Campaign Co-Director Ailbhe Smyth said of the ban: "We welcome confirmation today from Google that they are going to stop running political advertisements over the next 24 hours".
The referendum, being held on 25 May, could repeal the Republic's Eighth Amendment, which now upholds a near-total ban on abortions.
The referendum is due to take place on May 25.
"We're suddenly being told that we will no longer be allowed to speak to voters on our channels, and we think that is outrageous", McGuirk said.
TECH GIANTS Google and YouTube have declared that they will ban all ads relating to the upcoming referendum on abortion.
The polls have narrowed, the text reads, and "clearly there is fear in establishment Ireland" that this referendum will be defeated.
They also said that the action from Google was taken because one side of the referendum was afraid it is "losing" the campaign, and said that "massive pressure" had been exerted on the online companies from the government, media and Yes side to take action against adverts on the campaign.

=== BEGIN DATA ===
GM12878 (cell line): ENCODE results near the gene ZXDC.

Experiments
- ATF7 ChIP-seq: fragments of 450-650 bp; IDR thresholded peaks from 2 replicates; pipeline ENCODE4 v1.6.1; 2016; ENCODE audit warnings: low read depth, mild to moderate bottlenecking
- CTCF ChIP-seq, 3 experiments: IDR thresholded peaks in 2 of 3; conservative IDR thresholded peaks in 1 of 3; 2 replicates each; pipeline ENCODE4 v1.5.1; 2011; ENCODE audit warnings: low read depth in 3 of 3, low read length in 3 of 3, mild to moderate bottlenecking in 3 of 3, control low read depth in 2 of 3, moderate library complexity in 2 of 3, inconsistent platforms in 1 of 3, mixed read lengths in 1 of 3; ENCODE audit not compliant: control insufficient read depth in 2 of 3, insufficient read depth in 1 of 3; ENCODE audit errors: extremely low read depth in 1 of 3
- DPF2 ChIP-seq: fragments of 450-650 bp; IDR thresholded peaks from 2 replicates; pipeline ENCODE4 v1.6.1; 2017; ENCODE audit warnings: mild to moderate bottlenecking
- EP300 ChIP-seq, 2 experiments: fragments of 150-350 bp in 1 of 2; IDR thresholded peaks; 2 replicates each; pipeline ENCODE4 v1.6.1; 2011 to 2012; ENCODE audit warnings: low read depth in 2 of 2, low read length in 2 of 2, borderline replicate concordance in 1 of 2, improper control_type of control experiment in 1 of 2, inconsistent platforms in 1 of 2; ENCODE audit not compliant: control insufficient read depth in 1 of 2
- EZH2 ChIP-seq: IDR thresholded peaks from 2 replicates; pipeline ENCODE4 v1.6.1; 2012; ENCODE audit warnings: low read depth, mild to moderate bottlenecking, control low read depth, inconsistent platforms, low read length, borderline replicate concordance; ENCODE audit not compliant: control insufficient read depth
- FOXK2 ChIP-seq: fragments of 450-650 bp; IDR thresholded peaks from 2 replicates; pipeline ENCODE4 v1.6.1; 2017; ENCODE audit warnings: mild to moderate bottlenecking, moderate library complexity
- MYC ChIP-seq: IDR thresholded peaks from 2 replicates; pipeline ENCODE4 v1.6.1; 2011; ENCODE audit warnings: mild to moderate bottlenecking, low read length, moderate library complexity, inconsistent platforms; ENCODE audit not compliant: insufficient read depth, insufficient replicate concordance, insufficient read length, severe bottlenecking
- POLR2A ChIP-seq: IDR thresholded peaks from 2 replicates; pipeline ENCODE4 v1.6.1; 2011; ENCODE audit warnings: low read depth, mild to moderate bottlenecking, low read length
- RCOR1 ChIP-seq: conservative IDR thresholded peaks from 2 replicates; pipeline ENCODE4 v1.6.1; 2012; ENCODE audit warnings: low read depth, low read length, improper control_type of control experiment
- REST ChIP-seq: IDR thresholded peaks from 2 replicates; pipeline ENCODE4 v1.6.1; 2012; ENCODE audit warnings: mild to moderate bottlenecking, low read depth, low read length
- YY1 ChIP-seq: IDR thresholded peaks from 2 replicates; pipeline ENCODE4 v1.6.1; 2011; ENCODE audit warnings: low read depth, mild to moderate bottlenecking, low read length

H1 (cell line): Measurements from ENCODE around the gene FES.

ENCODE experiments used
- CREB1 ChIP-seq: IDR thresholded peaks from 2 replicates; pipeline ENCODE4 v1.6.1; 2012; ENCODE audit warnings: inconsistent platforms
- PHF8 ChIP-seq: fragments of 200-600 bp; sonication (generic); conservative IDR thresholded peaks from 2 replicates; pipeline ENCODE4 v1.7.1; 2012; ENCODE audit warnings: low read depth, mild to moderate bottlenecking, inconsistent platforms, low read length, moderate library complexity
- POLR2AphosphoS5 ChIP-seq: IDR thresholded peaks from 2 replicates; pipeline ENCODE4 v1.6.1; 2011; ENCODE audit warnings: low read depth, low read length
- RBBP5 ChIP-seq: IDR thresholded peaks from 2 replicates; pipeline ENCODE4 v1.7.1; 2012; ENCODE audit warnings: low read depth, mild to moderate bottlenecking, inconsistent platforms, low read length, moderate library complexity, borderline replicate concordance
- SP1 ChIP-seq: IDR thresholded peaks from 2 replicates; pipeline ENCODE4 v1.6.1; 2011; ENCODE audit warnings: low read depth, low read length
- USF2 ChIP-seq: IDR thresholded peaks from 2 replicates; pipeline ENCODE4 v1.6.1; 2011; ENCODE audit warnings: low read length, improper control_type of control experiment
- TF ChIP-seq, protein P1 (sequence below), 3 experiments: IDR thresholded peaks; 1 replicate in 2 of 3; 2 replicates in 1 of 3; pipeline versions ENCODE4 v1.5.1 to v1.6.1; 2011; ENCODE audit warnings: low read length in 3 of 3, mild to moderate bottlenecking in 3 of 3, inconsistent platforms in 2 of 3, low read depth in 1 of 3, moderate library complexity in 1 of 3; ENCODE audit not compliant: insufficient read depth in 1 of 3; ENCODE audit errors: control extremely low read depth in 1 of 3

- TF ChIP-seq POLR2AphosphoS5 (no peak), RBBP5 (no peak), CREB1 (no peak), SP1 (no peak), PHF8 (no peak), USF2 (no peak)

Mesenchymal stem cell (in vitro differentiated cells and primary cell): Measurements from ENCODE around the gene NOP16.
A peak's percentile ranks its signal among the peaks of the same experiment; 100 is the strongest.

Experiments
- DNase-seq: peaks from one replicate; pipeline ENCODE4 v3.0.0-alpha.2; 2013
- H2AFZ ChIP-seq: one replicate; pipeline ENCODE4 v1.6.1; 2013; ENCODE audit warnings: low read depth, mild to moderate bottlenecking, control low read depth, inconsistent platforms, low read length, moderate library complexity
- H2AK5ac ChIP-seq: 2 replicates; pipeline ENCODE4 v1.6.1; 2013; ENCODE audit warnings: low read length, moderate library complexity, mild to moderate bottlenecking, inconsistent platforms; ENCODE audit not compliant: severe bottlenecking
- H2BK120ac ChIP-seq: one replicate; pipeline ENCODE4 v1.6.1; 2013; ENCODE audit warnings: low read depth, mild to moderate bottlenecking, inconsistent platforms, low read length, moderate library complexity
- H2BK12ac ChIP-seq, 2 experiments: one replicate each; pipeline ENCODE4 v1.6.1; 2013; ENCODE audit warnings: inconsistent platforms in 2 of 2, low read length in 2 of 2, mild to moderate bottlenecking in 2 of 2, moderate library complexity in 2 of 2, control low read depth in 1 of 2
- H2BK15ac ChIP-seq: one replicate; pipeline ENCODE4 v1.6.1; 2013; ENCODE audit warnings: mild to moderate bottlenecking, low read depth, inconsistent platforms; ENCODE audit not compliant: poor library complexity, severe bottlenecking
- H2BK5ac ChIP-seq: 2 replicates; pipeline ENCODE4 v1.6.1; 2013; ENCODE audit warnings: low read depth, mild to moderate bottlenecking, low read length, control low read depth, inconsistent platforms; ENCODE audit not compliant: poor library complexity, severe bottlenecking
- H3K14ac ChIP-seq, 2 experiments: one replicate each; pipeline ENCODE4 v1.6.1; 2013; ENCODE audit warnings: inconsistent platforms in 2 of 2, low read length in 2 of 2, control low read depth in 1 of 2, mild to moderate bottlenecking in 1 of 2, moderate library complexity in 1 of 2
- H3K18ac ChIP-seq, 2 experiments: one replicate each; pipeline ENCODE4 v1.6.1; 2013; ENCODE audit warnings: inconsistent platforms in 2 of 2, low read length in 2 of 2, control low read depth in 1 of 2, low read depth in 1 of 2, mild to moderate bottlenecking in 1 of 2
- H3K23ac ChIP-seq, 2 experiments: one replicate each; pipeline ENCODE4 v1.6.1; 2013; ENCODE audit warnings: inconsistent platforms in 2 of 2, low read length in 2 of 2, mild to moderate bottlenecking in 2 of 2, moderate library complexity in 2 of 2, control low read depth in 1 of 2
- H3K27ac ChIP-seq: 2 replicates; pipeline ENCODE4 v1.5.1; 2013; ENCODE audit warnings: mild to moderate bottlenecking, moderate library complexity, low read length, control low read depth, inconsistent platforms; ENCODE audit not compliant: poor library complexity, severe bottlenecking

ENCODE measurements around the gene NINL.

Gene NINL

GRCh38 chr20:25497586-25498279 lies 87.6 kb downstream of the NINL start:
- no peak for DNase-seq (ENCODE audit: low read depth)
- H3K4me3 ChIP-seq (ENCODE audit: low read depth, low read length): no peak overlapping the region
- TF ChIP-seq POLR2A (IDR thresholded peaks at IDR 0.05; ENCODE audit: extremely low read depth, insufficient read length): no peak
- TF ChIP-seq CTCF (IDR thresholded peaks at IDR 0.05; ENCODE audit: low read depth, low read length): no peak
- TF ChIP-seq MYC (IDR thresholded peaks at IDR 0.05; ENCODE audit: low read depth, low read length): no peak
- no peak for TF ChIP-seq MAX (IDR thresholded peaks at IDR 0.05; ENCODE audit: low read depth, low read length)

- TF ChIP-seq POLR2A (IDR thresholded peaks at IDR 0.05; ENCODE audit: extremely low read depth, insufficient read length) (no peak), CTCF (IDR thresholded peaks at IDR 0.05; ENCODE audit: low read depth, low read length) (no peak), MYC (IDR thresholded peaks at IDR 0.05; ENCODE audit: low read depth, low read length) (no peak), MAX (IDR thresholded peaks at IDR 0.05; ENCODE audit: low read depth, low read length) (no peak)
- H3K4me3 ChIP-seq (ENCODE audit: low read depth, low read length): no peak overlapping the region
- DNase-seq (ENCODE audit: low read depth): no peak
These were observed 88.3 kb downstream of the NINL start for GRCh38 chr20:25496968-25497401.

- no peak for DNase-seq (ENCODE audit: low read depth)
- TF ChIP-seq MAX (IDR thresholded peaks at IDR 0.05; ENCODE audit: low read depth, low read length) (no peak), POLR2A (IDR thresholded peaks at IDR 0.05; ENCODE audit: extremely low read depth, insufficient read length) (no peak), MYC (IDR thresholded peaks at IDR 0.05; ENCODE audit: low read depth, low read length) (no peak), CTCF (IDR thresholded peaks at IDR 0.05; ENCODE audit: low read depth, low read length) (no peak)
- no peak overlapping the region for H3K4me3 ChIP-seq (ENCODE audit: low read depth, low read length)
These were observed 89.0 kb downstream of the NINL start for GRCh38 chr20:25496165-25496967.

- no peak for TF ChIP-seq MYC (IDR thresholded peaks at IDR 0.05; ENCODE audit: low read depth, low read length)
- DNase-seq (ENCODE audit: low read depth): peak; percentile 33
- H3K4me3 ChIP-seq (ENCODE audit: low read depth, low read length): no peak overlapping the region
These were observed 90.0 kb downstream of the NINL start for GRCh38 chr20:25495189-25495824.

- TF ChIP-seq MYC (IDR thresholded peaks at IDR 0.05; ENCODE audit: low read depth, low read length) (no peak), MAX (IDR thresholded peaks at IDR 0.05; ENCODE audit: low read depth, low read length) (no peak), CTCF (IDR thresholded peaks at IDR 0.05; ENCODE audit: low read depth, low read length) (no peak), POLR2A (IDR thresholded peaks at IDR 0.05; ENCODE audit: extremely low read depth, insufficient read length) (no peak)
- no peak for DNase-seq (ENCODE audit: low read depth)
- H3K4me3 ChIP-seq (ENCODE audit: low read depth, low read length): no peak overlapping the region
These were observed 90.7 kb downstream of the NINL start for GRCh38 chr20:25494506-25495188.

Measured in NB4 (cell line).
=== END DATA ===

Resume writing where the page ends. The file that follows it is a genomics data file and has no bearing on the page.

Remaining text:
The move won't impact on content or search results that are returned by Google searches.
"What is happening here is not about one side or the other, it's about democracy and transparency", Higgins said.
The group claims that it will now be put at a disadvantage because it had particularly relied on posters and social media to put out its message. Although Irish law bans foreign donations to political campaigns, there had been concerns that overseas campaigners were still able to spend potentially unlimited sums buying adverts targeting Irish voters.
It was clear from the outset that this referendum would be a playground for the much-maligned tactics used in the Trump and Brexit campaigns (Aaron Rogan writes).
Mr Lawless has been pushing for a law requiring all online advertisers to disclose the publishers and sponsors behind ads.